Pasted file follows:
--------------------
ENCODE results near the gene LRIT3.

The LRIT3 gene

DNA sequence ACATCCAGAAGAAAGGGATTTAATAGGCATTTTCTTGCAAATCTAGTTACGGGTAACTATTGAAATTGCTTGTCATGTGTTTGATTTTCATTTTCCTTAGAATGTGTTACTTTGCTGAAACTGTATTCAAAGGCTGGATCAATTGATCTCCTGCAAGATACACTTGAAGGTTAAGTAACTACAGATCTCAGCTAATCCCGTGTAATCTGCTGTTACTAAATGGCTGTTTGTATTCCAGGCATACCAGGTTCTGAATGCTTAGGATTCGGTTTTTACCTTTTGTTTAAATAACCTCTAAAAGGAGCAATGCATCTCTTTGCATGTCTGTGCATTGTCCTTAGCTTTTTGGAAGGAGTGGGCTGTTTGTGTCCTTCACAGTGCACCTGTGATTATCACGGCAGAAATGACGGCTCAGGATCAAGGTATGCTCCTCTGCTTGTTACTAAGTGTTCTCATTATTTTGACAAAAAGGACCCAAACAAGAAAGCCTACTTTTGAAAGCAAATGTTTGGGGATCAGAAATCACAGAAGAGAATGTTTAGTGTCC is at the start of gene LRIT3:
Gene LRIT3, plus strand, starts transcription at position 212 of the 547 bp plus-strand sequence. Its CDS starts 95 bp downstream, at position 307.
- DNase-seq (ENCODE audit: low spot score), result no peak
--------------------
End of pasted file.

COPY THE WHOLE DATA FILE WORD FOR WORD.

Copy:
ENCODE results near the gene LRIT3.

The LRIT3 gene

DNA sequence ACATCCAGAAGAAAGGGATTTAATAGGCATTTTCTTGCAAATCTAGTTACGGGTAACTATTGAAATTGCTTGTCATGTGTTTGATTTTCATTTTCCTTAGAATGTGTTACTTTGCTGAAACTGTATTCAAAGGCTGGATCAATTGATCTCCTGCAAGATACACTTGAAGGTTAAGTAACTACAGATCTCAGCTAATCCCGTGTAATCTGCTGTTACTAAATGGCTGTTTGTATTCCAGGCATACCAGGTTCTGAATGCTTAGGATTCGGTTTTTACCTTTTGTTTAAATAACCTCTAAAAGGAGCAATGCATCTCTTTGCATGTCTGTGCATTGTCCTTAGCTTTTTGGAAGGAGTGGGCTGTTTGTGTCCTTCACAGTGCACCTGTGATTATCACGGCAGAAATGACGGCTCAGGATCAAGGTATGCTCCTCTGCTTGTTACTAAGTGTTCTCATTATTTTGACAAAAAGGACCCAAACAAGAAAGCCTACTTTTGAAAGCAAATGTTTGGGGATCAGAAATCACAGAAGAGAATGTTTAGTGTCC is at the start of gene LRIT3:
Gene LRIT3, plus strand, starts transcription at position 212 of the 547 bp plus-strand sequence. Its CDS starts 95 bp downstream, at position 307.
- DNase-seq (ENCODE audit: low spot score), result no peak